A few weeks ago, Ngā Taonga played a part in officially launching Wellington’s strategy for its first four years as a UNESCO City of Film. The launch event, at our home in the National Library, featured some great talent and new technologies, including virtual reality experiences. Demonstrations of Stories in Our Stars and Whakakitenga both showed how traditional knowledge combined with new technologies can produce exciting results. Our curators also helped create a showreel of Wellington’s rich filmmaking history, by contributing items like this 1900 film of troops preparing to depart for the Boer War. We were joined by Wellington Mayor Andy Foster and Deputy Prime Minister the Hon Grant Robertson.
So what does it mean to be a UNESCO City of Film?
There are 18 Cities of Film around the world, a designation that’s based on criteria including a history of filmmaking, experience at hosting film festivals, and significant film infrastructure like studios or shooting locations. Member cities agree to work to promote film culture and place it at the centre of their city’s development plans. Cities of Film introduce programmes and support existing initiatives that promote the making and watching of films, with particular focus on diverse storytellers and sustainable infrastructure development.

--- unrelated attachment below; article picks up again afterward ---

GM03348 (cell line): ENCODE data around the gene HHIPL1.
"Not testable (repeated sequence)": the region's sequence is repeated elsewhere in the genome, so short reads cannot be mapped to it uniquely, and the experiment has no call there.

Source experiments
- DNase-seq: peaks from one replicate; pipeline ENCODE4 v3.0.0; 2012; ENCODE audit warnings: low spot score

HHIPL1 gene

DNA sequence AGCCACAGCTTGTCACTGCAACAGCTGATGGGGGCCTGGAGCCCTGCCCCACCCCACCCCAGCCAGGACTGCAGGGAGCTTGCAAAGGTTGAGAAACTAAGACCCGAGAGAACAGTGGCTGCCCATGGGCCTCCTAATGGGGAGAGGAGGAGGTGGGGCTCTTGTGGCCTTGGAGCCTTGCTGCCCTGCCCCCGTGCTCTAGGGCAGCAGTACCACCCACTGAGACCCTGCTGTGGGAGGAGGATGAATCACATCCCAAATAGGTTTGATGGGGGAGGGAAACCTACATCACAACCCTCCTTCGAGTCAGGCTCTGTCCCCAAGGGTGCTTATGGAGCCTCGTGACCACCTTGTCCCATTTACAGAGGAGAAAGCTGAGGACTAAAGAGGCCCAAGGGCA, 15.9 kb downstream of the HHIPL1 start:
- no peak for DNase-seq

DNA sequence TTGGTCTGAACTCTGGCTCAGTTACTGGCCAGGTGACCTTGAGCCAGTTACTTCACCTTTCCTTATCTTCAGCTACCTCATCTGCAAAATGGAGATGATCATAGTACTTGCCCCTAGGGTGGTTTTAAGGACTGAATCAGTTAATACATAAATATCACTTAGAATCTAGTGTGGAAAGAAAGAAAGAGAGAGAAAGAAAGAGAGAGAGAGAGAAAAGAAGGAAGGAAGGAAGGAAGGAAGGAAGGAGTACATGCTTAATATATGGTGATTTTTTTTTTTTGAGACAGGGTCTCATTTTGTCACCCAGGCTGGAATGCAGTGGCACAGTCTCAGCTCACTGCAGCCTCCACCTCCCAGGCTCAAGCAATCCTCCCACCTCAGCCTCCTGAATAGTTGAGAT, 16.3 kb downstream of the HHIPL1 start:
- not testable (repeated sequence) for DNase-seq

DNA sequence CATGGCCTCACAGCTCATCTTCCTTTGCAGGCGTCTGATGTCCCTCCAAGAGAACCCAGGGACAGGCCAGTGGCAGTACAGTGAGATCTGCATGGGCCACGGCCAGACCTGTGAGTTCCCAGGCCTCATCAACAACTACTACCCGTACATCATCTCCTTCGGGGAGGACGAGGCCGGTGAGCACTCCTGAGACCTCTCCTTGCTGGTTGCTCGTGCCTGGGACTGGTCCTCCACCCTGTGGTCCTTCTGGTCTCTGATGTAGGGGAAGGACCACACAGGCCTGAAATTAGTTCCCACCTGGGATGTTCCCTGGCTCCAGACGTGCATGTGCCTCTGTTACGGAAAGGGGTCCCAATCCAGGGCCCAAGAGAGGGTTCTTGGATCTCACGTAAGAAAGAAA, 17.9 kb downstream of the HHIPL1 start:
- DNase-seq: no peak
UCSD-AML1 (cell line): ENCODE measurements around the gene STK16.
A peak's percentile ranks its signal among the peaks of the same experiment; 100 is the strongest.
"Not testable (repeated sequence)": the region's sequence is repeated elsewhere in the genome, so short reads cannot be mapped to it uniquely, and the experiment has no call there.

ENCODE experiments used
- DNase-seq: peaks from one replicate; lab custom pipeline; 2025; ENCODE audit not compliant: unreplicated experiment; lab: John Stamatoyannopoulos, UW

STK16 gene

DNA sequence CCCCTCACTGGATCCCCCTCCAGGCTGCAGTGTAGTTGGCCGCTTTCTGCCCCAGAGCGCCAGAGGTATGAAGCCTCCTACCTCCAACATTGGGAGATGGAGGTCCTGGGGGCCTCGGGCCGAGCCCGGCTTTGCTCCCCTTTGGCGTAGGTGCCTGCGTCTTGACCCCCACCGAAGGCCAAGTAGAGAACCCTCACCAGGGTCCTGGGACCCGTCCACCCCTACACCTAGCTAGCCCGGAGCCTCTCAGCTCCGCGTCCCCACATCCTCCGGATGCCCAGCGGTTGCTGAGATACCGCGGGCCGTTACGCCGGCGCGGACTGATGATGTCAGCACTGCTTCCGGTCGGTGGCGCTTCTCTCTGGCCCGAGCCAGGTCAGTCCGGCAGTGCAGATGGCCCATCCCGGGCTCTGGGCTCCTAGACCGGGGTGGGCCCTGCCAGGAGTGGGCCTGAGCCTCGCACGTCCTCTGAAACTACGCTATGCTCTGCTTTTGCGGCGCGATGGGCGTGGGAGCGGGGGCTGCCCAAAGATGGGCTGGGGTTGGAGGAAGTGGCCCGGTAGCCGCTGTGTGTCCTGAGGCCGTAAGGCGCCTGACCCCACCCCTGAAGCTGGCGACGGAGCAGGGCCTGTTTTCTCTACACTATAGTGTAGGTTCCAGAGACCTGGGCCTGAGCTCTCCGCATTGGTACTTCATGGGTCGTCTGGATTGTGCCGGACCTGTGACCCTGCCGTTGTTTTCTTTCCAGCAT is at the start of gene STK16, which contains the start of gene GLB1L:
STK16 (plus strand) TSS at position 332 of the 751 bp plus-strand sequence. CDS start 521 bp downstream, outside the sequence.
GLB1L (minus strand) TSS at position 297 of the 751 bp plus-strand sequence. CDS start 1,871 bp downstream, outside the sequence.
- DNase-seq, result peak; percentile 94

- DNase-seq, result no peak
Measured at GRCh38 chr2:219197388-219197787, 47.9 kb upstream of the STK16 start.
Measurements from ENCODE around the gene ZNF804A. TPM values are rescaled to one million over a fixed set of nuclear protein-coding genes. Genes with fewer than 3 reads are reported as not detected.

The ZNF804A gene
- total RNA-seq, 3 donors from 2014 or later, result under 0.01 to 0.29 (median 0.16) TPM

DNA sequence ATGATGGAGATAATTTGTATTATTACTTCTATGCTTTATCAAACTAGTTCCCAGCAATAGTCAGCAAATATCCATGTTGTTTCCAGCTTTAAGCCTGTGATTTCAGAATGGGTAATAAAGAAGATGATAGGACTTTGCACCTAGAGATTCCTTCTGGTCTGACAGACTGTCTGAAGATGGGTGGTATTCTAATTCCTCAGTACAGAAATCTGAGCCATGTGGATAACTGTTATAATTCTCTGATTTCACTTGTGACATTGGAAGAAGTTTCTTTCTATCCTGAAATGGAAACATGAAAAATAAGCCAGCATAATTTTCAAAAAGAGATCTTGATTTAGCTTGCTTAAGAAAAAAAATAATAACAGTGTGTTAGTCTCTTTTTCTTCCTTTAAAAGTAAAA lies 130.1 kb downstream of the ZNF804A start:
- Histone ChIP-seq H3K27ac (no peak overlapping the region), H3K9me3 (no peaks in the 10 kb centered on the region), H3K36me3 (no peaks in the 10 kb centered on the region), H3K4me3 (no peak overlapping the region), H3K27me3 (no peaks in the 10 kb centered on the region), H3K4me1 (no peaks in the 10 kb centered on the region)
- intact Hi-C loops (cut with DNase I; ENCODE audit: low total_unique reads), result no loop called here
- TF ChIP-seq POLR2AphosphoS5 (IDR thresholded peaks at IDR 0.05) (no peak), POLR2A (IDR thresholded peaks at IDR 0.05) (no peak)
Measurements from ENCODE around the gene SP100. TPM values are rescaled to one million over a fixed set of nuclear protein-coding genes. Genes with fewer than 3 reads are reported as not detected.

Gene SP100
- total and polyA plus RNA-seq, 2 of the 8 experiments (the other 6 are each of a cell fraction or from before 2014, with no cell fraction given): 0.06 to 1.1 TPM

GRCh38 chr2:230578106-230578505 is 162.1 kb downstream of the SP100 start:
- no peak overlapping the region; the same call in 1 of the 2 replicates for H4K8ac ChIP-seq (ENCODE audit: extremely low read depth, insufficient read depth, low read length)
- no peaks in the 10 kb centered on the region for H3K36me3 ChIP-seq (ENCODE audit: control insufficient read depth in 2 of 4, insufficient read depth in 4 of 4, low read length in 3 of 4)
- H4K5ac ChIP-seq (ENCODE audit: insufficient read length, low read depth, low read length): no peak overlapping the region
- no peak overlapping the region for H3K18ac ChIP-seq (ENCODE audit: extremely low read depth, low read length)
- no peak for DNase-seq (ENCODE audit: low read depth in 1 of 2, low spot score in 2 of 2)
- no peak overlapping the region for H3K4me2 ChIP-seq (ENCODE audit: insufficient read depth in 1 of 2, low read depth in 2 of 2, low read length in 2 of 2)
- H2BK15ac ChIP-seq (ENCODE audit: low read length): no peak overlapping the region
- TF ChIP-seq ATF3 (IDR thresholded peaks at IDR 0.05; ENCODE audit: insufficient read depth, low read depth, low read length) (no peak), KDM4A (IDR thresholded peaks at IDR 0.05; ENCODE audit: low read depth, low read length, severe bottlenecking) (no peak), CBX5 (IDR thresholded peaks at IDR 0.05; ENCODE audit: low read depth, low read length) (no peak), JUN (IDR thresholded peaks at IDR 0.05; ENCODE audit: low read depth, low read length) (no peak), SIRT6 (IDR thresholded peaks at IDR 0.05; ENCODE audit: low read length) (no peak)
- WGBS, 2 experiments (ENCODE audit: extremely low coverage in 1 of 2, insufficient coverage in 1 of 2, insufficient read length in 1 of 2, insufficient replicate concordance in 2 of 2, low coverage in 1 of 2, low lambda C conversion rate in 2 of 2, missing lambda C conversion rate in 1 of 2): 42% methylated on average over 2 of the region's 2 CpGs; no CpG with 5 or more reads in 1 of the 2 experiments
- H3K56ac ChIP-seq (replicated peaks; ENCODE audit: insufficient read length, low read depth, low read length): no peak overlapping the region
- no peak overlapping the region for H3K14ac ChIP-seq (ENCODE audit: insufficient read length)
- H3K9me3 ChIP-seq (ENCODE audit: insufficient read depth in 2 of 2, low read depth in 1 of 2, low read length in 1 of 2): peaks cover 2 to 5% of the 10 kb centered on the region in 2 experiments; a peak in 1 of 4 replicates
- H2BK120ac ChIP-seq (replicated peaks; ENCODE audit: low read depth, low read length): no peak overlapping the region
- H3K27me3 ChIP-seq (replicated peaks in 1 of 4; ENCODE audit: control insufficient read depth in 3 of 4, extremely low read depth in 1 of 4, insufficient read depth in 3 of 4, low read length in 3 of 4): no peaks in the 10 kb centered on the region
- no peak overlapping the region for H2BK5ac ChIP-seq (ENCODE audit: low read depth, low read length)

The strategic goals of Wellington City of Film are:
- Wellington rangatahi are creative, engaged global citizens
- An increased understanding and appreciation of our unique culture
- Wellington is a world leader in immersive and interactive technology
- Wellington’s diverse communities are telling their own stories in their own way
- Filmmakers in the Pacific region are supported to tell their stories on the world stage
All of the organisations that are partners in the initiative, including Ngā Taonga, have pledged to use our abilities and resources promote these goals.